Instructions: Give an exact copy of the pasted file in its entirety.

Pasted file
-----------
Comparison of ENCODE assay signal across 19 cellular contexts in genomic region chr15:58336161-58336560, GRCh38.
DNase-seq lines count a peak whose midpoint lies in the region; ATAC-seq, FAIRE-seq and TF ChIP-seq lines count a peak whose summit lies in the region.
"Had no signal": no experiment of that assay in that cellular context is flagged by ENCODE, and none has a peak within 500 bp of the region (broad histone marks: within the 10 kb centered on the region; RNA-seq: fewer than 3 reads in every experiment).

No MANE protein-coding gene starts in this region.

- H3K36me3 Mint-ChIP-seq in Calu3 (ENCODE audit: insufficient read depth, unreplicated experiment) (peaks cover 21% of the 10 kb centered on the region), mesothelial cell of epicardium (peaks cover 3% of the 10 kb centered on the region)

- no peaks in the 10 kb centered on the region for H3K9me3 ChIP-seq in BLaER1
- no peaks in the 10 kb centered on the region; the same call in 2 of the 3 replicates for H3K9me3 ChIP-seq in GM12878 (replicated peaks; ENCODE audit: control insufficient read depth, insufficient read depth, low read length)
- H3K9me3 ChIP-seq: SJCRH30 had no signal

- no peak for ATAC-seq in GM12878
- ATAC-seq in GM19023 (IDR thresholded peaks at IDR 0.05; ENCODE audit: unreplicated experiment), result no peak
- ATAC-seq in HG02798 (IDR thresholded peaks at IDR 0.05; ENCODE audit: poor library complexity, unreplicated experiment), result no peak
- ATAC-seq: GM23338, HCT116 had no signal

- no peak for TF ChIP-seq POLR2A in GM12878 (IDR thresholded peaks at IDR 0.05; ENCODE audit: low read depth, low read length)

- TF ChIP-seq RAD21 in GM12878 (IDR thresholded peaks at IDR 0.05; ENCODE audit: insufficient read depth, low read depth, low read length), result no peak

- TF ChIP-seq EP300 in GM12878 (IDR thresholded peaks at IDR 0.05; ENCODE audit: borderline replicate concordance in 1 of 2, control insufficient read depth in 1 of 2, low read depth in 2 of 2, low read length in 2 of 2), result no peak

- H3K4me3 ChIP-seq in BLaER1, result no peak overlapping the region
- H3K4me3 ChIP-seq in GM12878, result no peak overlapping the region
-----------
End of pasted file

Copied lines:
Comparison of ENCODE assay signal across 19 cellular contexts in genomic region chr15:58336161-58336560, GRCh38.
DNase-seq lines count a peak whose midpoint lies in the region; ATAC-seq, FAIRE-seq and TF ChIP-seq lines count a peak whose summit lies in the region.
"Had no signal": no experiment of that assay in that cellular context is flagged by ENCODE, and none has a peak within 500 bp of the region (broad histone marks: within the 10 kb centered on the region; RNA-seq: fewer than 3 reads in every experiment).

No MANE protein-coding gene starts in this region.

- H3K36me3 Mint-ChIP-seq in Calu3 (ENCODE audit: insufficient read depth, unreplicated experiment) (peaks cover 21% of the 10 kb centered on the region), mesothelial cell of epicardium (peaks cover 3% of the 10 kb centered on the region)

- no peaks in the 10 kb centered on the region for H3K9me3 ChIP-seq in BLaER1
- no peaks in the 10 kb centered on the region; the same call in 2 of the 3 replicates for H3K9me3 ChIP-seq in GM12878 (replicated peaks; ENCODE audit: control insufficient read depth, insufficient read depth, low read length)
- H3K9me3 ChIP-seq: SJCRH30 had no signal

- no peak for ATAC-seq in GM12878
- ATAC-seq in GM19023 (IDR thresholded peaks at IDR 0.05; ENCODE audit: unreplicated experiment), result no peak
- ATAC-seq in HG02798 (IDR thresholded peaks at IDR 0.05; ENCODE audit: poor library complexity, unreplicated experiment), result no peak
- ATAC-seq: GM23338, HCT116 had no signal

- no peak for TF ChIP-seq POLR2A in GM12878 (IDR thresholded peaks at IDR 0.05; ENCODE audit: low read depth, low read length)

- TF ChIP-seq RAD21 in GM12878 (IDR thresholded peaks at IDR 0.05; ENCODE audit: insufficient read depth, low read depth, low read length), result no peak

- TF ChIP-seq EP300 in GM12878 (IDR thresholded peaks at IDR 0.05; ENCODE audit: borderline replicate concordance in 1 of 2, control insufficient read depth in 1 of 2, low read depth in 2 of 2, low read length in 2 of 2), result no peak

- H3K4me3 ChIP-seq in BLaER1, result no peak overlapping the region
- H3K4me3 ChIP-seq in GM12878, result no peak overlapping the region